Jennifer Lynn Bates' "Joshua" at the Quad City Arts Center -- through October 7.

Through Friday, October 7

Quad City Arts Center, 1715 Second Avenue, Rock Island IL

Evocative works by a pair of gifted central-Illinois artists will have their talents showcased at the Quad City Arts Center through October 7, with the Rock Island venue housing beautiful color-field paintings by John Nelson of Quincy, as well as arresting mixed-media portrait paintings in the Dictators & Dreamers exhibition by Jennifer Lynn Bates.

Based in Cedar Falls, Bates is an assistant professor of fine arts at Hawkeye Community College with an MFA in Painting from Pratt Institute. Her series of work investigates infamy, the ripple effects of power, human rights issues, and dreams of the seemingly common person. The mixed-media paintings contrast the faces of current or recent absolute rulers of countries around the world with the faces of immigrants, refugees, international students, and asylum seekers now residing in the Cedar Valley, and as Bates, in her artist statement, says of her current exhibition Dictators & Dreamers, "The Dictator is infamous. Dreamers are often anonymous. Now, they hold equal attention.

"David Wallechinsky of Parade magazine categorized living dictators into a hierarchy of awfulness," she continues. "A Top-10 List of the 'World’s Worst Dictators.' It’s the veritable 'Who’s Who' of the rape, pillage, and plunder community. The Dictators are inspired by these lists. The compositions of the Dictators are formally tasteful and conceptually offensive. Historical patterns fill the backgrounds to create “decorative” portraits, stripping the Dictators of their self-importance. The color palettes and textures are harmonious and even enticing. Yet, each piece portrays someone or something that is unjust, oppressive, and just plain ugly."

"In contrast, the compositions of (seemingly) common people, or Dreamers, contain humanity and evoke empathy and connection. Several questions were posed to each individual including, 'What are your dreams for your life?' and 'What are your dreams for your home country?' Many shared dreams in common with one another and presumably with much of their audience. It is in this way that the Dreamers series of portraits underscore how inextricably linked humanity is. Through the use of photographs and text, the compositions of the Dreamers are embedded with the elements of their dreams to visually tell their story."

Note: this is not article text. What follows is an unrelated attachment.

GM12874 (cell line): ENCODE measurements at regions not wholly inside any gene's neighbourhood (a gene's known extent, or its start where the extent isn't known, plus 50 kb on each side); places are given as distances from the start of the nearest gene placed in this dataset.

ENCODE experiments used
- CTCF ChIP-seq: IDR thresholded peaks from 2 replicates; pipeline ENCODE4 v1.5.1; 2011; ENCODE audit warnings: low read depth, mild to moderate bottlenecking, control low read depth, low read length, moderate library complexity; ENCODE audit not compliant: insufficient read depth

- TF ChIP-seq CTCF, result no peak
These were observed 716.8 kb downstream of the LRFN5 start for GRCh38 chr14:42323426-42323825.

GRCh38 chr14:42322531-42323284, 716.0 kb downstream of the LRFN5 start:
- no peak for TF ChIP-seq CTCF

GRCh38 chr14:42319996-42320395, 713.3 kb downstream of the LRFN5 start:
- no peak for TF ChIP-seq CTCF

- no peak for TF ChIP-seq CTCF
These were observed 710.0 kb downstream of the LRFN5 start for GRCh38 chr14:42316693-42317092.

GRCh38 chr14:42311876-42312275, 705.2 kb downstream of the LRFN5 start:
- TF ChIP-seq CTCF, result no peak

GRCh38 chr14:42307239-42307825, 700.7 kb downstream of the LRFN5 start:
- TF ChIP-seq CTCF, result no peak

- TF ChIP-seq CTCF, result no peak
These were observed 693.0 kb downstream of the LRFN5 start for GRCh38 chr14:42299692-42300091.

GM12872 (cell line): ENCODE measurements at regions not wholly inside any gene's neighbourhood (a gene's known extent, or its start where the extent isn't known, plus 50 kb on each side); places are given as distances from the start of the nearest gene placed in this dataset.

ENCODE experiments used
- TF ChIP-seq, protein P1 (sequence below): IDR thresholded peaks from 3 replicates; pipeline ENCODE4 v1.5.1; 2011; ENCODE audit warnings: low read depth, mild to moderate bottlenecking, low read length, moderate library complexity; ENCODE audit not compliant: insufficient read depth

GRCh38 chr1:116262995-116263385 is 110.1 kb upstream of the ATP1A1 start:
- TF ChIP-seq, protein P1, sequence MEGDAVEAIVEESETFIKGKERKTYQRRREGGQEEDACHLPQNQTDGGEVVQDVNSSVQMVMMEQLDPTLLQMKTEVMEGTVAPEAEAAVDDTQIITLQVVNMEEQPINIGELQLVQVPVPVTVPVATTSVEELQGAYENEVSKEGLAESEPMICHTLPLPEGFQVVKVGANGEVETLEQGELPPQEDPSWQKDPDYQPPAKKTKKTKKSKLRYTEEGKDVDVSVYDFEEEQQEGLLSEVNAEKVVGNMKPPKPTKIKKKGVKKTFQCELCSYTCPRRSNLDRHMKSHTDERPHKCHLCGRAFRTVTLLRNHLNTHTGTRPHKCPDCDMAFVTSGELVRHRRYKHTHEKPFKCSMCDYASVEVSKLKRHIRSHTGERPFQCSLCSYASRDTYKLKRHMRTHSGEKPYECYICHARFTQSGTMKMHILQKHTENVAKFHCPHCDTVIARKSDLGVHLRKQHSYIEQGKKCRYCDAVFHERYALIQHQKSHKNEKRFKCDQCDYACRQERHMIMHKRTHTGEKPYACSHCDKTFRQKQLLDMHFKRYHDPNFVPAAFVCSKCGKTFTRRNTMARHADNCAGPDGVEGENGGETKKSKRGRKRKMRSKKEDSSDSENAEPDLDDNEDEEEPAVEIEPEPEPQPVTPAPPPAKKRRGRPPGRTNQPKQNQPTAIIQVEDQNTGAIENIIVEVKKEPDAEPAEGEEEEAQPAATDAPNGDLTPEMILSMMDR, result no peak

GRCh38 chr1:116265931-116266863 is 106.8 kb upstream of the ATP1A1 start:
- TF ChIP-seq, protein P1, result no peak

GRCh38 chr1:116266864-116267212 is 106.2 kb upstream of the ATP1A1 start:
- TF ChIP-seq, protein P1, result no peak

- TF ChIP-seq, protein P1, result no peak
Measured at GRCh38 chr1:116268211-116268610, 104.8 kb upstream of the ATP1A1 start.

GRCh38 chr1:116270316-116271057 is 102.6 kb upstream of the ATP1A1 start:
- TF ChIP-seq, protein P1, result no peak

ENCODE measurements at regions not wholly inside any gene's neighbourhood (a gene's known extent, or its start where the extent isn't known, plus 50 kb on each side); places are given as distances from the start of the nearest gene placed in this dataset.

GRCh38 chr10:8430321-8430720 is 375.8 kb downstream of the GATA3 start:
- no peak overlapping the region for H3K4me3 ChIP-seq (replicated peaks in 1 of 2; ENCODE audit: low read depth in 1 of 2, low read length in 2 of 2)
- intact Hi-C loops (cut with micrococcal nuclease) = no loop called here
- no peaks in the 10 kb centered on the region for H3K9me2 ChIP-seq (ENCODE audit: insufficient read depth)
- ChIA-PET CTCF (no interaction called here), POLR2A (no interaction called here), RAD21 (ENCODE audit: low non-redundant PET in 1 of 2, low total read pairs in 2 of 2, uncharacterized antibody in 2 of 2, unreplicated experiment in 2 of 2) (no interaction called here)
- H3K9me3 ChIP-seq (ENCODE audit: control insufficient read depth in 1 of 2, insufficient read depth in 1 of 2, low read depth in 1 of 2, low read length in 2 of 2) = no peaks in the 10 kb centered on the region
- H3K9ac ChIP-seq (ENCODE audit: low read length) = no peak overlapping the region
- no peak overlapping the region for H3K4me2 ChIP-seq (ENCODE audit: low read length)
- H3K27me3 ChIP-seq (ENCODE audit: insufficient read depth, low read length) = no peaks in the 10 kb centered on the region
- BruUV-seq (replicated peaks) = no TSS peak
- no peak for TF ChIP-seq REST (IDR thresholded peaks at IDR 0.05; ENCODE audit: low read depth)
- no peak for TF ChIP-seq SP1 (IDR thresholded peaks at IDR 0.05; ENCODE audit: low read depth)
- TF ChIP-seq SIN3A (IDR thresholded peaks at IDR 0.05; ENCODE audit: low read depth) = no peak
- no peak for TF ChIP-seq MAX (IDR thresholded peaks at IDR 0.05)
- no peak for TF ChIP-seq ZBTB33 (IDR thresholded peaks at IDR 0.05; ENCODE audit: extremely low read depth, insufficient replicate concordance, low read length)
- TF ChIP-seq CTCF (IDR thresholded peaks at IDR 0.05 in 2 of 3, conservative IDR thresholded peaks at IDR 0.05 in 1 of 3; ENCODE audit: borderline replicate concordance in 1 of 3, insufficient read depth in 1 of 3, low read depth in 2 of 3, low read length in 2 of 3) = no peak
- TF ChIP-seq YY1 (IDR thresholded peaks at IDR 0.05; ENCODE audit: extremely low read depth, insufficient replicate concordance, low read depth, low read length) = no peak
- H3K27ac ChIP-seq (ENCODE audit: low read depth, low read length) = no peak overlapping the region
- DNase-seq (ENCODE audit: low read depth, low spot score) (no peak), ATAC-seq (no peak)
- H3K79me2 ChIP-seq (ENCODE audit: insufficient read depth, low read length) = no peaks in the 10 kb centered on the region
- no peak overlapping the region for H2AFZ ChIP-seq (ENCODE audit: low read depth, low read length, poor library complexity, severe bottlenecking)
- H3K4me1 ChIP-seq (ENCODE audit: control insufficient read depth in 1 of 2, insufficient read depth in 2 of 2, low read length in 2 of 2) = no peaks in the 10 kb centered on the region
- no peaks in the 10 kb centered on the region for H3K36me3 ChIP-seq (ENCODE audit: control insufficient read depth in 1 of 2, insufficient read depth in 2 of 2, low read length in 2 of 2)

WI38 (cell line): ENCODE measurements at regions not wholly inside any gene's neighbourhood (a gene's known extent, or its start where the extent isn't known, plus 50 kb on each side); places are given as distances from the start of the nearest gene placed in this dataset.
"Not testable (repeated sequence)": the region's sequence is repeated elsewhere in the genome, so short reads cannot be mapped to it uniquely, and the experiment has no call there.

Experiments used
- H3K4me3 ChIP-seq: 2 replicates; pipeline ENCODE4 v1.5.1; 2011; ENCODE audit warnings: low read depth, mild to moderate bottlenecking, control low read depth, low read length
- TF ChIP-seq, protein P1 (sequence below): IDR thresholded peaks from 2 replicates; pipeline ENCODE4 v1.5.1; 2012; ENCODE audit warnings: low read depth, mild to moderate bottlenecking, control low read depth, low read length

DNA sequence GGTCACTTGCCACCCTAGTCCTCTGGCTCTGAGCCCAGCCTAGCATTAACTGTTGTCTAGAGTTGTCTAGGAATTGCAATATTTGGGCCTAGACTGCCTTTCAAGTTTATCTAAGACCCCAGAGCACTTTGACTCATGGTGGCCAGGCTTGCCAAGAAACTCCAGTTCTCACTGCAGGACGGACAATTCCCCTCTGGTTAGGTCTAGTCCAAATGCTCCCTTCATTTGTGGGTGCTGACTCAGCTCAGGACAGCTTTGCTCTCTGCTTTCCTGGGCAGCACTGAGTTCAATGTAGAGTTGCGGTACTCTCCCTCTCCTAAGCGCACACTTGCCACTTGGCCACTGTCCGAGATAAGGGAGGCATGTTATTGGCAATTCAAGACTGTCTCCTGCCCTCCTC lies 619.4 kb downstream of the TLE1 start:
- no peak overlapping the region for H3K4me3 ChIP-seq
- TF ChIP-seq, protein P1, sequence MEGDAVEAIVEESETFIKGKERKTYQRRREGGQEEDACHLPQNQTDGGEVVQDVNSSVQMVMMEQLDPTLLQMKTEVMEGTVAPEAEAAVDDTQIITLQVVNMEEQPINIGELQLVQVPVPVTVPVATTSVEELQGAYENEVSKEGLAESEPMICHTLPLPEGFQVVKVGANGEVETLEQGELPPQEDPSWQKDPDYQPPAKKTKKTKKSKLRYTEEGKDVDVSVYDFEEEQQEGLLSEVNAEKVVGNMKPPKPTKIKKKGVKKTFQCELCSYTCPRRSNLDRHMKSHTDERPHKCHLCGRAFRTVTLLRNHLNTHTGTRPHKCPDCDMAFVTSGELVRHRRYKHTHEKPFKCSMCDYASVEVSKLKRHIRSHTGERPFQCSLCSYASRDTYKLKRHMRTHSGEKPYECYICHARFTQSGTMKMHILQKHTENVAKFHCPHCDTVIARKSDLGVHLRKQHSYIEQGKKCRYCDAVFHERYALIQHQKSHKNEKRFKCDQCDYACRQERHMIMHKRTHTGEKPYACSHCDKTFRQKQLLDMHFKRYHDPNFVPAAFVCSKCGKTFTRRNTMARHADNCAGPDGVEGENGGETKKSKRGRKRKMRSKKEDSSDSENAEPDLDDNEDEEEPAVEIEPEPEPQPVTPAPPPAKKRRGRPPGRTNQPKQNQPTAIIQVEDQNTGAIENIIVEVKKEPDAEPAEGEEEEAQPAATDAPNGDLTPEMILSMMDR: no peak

John Nelson's "Butterfly"

John Nelson is a color field painter with a graduate degree from Northern Illinois University, and his work explores the personal act of seeing in relation to an abstract field of color. Each artwork is the interplay between two panels joined together and created side by side, where whatever is done to the right panel is then done to the left in a separate but pleasing proportion. “I want to create overall fields of color that have small variations within them,” says Nelson. He achieves this through the use of impressionist and dot-mark-making techniques to create his overall compositions.

The Jennifer Lynn Bates and John Nelson exhibits will be on display through October 7, with regular gallery hours Mondays through Fridays 10 a.m. to 5 p.m. and Saturdays 11 a.m. to 5 p.m. Admission is free, and more information is available by calling (309)793-1213 and visiting

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